Thank you for asking the question around insurance as it is indeed very important for students to know. As Keith has said (thank you, Keith, for looping me in), the students at UBC are typically covered under the AMS/GSS Health and Dental plan as long as they haven’t opted out. There is a process in which the opting out happens so students should know if they have done so. If they haven’t done anything, then they probably do still have the AMS/GSS plan because they pay into it as part of their tuition fees and thus are automatically enrolled in the plan. Any students that are unsure, should call iHaveaPlan to double check by using their UBC student ID number.

The link here to the IHaveaPlan website indicates the coverage students will have during their travel under the AMS/GSS Health and Dental plan. There is a summary of the coverage on our Safety Learning Module for Insurance as well but I would strongly encourage students to read through both sites carefully.

For those that don’t have any coverage, they will be required by UBC policy to obtain at least extended insurance. On our Leaning Module, there is also a list of potential insurance providers students can look into if they would like to purchase insurance, as well as a list of questions that would be useful to ask when shopping around.

Note for all students: extended and emergency plans are automatically void without a basic plan so you must be paying for your basic plan in order to keep your extended coverage like the AMS/GSS plan. For more information, please view the Insurance Learning Module.

That being said, students are welcome to purchase the [name of school] plan if they would like and if they feel the coverage would be sufficient for them. The AMS/GSS plan is quite comprehensive so I don’t think students will need to purchase the Tec plan on top of that but that is still the students’ decision. We do sometimes have students who prefer to have a plan that hospitals in their host country would recognize but they keep the AMS/GSS plan at the same time so there is double coverage. Again, students are welcome to do that if they choose.

I hope that helps and please let me know if you have any further questions.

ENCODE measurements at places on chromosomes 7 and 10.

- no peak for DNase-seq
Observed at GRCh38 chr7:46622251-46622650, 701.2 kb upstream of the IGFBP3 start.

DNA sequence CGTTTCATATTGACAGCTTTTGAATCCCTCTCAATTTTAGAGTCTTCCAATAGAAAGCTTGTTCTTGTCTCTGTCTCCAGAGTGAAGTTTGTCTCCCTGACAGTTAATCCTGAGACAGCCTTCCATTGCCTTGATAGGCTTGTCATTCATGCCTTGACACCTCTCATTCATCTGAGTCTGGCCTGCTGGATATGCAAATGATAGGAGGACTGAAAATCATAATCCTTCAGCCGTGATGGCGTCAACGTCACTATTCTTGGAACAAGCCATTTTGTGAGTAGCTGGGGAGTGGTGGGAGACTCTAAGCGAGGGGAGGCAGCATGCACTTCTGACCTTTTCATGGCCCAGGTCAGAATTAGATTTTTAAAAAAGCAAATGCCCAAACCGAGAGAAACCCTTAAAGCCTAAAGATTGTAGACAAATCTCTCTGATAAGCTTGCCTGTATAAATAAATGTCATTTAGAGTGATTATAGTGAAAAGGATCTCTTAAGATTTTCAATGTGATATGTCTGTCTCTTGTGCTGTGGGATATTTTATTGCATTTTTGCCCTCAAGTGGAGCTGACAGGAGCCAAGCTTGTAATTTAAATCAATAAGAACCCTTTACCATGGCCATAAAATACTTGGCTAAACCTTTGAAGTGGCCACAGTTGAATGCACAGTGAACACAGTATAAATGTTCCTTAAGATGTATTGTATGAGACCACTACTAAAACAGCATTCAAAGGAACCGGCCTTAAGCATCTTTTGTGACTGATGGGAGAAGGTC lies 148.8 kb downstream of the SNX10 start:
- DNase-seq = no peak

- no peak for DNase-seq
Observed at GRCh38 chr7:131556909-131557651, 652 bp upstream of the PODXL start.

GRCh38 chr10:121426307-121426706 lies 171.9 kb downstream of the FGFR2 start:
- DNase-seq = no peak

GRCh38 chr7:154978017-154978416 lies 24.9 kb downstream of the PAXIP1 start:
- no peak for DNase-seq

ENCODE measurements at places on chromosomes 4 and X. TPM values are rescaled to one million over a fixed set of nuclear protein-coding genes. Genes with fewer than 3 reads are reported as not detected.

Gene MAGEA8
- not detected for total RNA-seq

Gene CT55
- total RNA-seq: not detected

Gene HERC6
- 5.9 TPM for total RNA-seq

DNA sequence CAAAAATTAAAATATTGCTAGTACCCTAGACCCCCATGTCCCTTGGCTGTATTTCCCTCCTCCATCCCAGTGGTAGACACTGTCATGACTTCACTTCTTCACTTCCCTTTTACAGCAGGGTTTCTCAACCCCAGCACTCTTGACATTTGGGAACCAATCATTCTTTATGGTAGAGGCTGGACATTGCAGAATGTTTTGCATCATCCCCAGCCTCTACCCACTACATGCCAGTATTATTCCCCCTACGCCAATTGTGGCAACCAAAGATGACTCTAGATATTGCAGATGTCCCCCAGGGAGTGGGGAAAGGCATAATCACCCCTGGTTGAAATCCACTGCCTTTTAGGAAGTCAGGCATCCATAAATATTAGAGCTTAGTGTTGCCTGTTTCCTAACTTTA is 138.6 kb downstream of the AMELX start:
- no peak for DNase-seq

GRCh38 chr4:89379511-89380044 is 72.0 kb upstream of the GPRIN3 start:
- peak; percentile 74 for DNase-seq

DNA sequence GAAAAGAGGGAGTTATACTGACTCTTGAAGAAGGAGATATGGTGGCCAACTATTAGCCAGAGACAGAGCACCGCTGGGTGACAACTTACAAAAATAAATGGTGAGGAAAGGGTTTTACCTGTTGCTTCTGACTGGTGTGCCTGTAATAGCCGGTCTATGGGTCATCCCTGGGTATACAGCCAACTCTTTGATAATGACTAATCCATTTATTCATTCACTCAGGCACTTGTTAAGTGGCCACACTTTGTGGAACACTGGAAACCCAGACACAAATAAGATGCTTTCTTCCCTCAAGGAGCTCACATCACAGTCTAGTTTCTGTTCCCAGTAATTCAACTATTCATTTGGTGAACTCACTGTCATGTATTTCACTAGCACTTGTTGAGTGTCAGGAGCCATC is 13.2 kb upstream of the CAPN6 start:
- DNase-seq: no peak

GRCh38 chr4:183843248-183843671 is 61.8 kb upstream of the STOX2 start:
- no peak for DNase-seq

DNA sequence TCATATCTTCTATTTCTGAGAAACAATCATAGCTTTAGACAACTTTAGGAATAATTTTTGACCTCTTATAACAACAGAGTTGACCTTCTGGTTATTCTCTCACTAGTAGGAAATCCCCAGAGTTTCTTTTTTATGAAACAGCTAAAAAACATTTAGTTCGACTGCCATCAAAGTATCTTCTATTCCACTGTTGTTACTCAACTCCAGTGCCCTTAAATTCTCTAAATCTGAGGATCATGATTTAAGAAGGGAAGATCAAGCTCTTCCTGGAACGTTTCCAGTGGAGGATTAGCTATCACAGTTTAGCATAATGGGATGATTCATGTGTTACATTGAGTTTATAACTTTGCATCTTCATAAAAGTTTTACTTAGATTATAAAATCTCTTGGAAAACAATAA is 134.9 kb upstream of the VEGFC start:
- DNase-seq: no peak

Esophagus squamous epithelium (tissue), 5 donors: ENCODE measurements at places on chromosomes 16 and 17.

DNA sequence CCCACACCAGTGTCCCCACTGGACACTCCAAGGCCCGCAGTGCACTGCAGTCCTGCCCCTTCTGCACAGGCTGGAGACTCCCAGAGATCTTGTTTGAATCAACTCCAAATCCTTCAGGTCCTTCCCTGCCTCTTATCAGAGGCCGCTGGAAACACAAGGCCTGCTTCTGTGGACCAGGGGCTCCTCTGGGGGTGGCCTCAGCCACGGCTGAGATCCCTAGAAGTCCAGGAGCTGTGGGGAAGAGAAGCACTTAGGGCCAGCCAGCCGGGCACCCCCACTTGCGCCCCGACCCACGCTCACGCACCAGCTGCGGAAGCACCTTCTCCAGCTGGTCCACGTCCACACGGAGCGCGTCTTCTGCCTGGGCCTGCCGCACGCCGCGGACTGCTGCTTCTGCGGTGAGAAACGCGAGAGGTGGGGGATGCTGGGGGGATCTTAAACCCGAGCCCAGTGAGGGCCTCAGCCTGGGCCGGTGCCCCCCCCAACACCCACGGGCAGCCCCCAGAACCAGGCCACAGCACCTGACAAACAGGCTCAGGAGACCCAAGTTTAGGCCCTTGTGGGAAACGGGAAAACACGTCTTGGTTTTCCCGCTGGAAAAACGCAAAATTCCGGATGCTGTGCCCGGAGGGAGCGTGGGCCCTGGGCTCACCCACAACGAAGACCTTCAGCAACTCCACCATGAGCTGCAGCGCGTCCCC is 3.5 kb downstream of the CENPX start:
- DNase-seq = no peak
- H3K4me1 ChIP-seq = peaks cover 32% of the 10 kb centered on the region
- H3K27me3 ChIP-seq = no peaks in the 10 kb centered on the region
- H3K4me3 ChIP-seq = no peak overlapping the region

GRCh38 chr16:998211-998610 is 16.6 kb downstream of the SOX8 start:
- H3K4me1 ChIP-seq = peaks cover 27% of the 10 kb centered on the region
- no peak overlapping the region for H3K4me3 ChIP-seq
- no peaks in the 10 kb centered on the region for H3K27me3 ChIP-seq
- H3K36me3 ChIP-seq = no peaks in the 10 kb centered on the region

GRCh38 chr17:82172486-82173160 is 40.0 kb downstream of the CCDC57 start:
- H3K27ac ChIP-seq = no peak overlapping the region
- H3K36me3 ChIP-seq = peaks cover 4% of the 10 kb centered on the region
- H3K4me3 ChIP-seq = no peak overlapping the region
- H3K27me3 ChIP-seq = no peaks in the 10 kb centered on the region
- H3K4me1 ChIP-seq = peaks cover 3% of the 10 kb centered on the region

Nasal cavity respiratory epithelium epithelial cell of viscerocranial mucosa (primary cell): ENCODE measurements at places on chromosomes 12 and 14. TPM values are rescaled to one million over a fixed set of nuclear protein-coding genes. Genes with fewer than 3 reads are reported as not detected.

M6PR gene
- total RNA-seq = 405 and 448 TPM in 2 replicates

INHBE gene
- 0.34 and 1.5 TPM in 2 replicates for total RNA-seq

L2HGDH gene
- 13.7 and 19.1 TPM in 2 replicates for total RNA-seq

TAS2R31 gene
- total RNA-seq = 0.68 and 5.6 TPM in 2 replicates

[Name of Go Global contact]


a) Should a teacher candidate book their flight/s right away?

We recommend teacher candidates do not book any flights until midway through their 10 week certification practicum.  However, if a very good flight price comes available, and you do book the flight, be sure to also purchase ‘all inclusive’ flight cancellation insurance (insurance that covers you regardless of the reason for cancellation).

b) Should teacher candidates purchase flight/trip cancellation insurance?

Each teacher candidate is responsible for determining if they should accept or decline flight or trip cancellation insurance for their CFE.  However, the TEO also strongly recommends a teacher candidate wait until midway through their 10 week certification practicum to purchase their flight and other prepaid travel costs.  If a teacher candidate feels compelled to prepay for any travel services before then (e.g., flight routes get filled up or there is a very, very good seat sale), the TEO also recommends the teacher candidate purchase ‘all inclusive’ travel or trip cancellation insurance (insurance that covers them for any trip cancellation reasons).

It is important to note that standard trip cancellation insurance rarely covers trip cancellations of a ‘academic nature’ (e.g., not being able to move forward with travel to/from an international destination due to not passing and exam, practicum, etc.). Moreover, most inclusive travel insurance rarely reimburse more than 75% of the total cost of all prepaid travel costs.  Thus it is the teacher candidate’s responsibility to check the amount the trip cancellation insurance policy will reimburse, and that the policy covers them for any type of trip cancellation – especially of an academic nature.

Finally, teacher candidates are encouraged to review at the BCAA standard trip cancellation policy (, as it illustrates how limited standard trip cancellation insurance can be – even in medical situations!

c) Can a teacher candidate leave their practicum early to make their way to their CFE, and/or can they arrive back late from their CFE?

Teacher candidates traveling to Africa or India are permitted to request permission from their practicum faculty and school advisors. Both advisors must give their permission for a TC bound for a CFE in Africa or India.

Outside of these countries, there are also only two circumstances that permit teacher candidates to leave early.  These are explained in the CFE Teacher Candidate Guide. Aside form the exceptions outlined in the CFE Teacher Candidate Guide, under no circumstances are teacher candidates permitted to plan return late to coursework immediately following their CFE.


a) How much is Go Global’s  International Learning Award, and how and when do teacher candidates receive it?

The International Learning Award is $593.00 CDN for each teacher candidate doing a CFE outside of Canadian borders. In actuality a teacher candidate first pays a $407.00 Go Global processing fee and then are given a $1,000.00 learning award, leaving them with a net of $593.00.

The International Learning Award fee will be charged to teacher candidates roughly 4 weeks prior to departure, with the award coming soon after the fee has been paid.